I worked on a project with a very large school district to host an event to bring together families of color for a student/parent education summit. The goals of the project were to provide a series of workshops for sharing and learning and to help break the isolation students and families feel within this school district’s local area. What is hidden in the use of the phrase ‘people of color’ is the name of the subgroup in particular. The community in particular is African-American children. These students and their parents feel disconnected, isolated and marginalized in the community and schools where they live. What and who is also hidden in the ubiquitous unnamed racial hierarchies that exist in most U.S. public school systems’ central offices. It is these groups of leaders and decision-makers who seek to maintain a system of domination over, and oppression of African Americans; a set of beliefs and practices that have sustained the subjugation of this community since colonization and slavery.
While there was very little opportunity for parents to shape the agenda themselves, representatives for those parents were welcomed to most of the planning meetings. Bi-monthly meetings were held during the school employees’ working hours, which conflicted with the parents’ working hours. The district was not willing to work outside of their workday; therefore, most of these middle-class parents could not attend the planning meetings because they were also working.
The key contribution is derived from both process and product. The students did not feel as though they belonged at the school, nor did they feel cared for. Few to no activities were planned with their cultural interests in mind, nor did the school feel a need to plan additional activities for them. The process of intentionally or unintentionally excluding students from school impacted their social as well as academic progress and resulted grades that did not reflect their abilities.
While the actual event did bring out parents and students to enjoy a day of learning and fun, new relationships need to be build between the schools and African-American families. These ongoing interations and relationships should include those between student-to-student; student-to-teachers; parents-to-teachers and families-to-families. The day was successful; however, many wondered if the outreach was just for one day or would become a regular event which would lead to a change in the culture of the school and community so that all families would feel a sense of unity, support and inclusion.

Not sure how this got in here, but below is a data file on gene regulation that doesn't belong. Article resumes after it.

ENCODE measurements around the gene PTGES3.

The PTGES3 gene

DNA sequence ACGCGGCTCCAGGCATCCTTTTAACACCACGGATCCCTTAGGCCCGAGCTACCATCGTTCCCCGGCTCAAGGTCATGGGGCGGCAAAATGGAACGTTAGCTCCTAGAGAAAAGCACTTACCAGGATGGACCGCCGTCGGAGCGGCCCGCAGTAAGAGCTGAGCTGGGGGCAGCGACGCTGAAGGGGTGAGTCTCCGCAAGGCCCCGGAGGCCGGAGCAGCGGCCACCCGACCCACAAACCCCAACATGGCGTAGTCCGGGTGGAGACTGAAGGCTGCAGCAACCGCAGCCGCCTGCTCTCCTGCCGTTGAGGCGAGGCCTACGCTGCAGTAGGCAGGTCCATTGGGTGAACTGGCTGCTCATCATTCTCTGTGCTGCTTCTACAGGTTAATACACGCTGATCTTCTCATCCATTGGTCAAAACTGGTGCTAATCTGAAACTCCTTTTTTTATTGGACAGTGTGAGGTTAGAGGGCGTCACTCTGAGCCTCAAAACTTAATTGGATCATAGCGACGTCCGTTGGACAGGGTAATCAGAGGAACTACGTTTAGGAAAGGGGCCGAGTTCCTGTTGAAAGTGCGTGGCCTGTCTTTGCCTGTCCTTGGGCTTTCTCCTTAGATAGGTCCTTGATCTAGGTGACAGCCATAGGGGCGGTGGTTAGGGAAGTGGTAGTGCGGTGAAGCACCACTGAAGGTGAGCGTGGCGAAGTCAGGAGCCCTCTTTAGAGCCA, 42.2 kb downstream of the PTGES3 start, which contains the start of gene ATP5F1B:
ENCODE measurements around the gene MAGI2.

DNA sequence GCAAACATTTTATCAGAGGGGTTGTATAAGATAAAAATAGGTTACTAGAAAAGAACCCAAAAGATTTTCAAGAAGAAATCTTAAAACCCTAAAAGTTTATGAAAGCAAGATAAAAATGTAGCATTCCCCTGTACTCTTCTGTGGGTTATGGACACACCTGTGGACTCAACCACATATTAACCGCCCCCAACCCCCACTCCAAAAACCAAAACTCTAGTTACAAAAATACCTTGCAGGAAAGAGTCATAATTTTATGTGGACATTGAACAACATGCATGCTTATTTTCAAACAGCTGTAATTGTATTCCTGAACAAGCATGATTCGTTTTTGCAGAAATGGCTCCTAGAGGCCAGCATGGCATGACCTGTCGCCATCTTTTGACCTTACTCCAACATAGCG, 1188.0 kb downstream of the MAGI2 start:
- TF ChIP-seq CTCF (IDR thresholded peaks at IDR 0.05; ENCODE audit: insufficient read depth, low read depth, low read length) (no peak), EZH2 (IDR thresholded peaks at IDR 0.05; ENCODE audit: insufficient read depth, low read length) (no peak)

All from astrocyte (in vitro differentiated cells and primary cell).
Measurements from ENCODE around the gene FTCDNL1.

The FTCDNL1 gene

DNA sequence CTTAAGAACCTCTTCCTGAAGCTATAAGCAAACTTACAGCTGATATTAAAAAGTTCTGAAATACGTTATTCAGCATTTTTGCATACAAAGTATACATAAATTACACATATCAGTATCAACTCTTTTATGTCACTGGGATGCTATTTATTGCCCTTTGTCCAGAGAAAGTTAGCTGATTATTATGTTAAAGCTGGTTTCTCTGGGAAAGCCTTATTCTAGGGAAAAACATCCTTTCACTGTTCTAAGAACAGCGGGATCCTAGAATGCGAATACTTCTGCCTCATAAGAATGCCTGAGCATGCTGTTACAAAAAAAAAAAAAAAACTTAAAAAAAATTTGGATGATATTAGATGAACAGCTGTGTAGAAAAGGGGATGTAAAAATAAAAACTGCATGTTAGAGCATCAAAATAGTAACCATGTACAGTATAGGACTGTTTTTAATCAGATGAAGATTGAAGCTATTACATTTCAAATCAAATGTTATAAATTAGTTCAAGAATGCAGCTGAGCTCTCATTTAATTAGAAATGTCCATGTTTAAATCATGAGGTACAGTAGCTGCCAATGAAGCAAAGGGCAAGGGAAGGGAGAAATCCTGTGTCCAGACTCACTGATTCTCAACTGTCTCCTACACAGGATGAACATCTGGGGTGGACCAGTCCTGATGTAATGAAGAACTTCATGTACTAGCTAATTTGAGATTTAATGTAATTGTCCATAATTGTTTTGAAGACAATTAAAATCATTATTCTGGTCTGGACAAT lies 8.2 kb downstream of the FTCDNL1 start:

Does this project gain or suffer from scale? The answer to this question would depend on the district’s and school’s goals. If the objective is to embrace diversity, equity and inclusion, then the project would gain from scale; however, if the school culture (made up of key individuals) wanted to continue to exclude African-Americans from the life of a school, then those folks who seek separation and division would not gain from scale. The impact would depend on the intention of the leaders and, in this situation, we were the leaders: school staff and African-American educators, community advocates and consultants who had this community’s interest at the heart of the work.
While we did achieve what we set out to do, it was not sufficient. Communication channels broke down and all parents did not receive an invitation to attend. There was inclement weather on that day, which deterred some families from attending. All in all, it was a day that fostered African-American and (along with other ethnicities who showed up) student and parent participation, encouragement, fun, music, art, student leadership, community engagement, information and access to college, and so much more….and would be a benefit the larger community if taken to scale.